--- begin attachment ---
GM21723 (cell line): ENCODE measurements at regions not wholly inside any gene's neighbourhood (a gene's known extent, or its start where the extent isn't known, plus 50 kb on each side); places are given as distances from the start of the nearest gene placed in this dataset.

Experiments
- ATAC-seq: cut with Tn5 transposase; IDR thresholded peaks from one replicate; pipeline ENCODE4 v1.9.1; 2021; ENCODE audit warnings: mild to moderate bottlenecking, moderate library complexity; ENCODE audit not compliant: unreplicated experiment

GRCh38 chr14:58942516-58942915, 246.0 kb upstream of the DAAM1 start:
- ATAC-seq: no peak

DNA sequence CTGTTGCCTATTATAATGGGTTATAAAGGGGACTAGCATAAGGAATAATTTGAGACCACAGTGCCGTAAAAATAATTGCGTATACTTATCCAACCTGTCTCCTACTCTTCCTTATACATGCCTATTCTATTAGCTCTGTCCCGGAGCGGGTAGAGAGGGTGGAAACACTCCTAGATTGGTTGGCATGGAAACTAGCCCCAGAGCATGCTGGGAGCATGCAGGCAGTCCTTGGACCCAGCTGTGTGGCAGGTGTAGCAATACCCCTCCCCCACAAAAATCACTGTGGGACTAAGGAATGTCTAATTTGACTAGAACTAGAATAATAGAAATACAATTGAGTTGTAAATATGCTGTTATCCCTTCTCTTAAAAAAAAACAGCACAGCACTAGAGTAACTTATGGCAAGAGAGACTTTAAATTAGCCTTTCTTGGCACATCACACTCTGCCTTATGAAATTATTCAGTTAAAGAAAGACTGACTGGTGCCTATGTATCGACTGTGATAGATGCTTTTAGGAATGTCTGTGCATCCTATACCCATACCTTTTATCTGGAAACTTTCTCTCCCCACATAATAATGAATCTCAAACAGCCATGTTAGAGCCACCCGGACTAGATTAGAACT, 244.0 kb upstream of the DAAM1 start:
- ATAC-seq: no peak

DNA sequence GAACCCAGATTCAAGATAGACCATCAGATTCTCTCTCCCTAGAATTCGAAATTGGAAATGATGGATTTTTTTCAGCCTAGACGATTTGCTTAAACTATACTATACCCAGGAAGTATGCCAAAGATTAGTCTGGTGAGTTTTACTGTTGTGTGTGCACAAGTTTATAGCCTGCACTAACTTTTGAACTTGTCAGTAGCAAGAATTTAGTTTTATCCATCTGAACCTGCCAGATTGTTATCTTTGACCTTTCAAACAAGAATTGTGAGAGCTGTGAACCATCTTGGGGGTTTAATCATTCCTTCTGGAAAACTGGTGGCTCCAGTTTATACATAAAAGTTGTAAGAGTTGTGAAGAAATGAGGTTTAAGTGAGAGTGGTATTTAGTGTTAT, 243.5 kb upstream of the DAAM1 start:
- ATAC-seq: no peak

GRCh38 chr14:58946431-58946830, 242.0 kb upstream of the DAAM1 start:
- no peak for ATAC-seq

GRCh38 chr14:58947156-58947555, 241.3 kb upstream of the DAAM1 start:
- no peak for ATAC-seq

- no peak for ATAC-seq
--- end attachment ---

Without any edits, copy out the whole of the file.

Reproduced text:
GM21723 (cell line): ENCODE measurements at regions not wholly inside any gene's neighbourhood (a gene's known extent, or its start where the extent isn't known, plus 50 kb on each side); places are given as distances from the start of the nearest gene placed in this dataset.

Experiments
- ATAC-seq: cut with Tn5 transposase; IDR thresholded peaks from one replicate; pipeline ENCODE4 v1.9.1; 2021; ENCODE audit warnings: mild to moderate bottlenecking, moderate library complexity; ENCODE audit not compliant: unreplicated experiment

GRCh38 chr14:58942516-58942915, 246.0 kb upstream of the DAAM1 start:
- ATAC-seq: no peak

DNA sequence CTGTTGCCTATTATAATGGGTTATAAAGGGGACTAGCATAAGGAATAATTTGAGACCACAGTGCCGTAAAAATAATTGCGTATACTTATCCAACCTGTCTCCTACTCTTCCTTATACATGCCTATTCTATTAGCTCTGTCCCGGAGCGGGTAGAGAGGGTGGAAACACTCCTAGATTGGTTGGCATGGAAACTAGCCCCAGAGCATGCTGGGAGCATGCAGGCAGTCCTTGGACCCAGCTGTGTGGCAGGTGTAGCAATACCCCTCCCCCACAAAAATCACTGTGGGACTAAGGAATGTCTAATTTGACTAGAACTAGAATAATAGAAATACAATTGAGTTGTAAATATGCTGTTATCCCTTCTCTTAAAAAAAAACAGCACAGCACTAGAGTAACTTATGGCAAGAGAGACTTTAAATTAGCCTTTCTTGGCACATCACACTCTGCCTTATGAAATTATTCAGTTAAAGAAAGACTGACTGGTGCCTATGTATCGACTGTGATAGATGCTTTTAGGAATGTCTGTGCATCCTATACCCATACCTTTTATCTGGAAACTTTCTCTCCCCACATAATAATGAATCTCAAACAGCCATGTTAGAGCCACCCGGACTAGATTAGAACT, 244.0 kb upstream of the DAAM1 start:
- ATAC-seq: no peak

DNA sequence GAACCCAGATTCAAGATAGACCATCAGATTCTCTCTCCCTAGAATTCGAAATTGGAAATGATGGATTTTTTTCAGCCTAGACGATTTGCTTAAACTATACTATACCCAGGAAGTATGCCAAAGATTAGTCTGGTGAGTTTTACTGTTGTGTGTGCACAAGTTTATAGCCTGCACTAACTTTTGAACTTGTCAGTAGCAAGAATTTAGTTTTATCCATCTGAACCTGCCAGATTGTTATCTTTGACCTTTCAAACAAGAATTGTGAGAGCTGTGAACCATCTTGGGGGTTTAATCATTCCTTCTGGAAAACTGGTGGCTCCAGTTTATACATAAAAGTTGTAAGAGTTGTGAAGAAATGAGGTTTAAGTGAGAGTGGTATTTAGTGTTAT, 243.5 kb upstream of the DAAM1 start:
- ATAC-seq: no peak

GRCh38 chr14:58946431-58946830, 242.0 kb upstream of the DAAM1 start:
- no peak for ATAC-seq

GRCh38 chr14:58947156-58947555, 241.3 kb upstream of the DAAM1 start:
- no peak for ATAC-seq

- no peak for ATAC-seq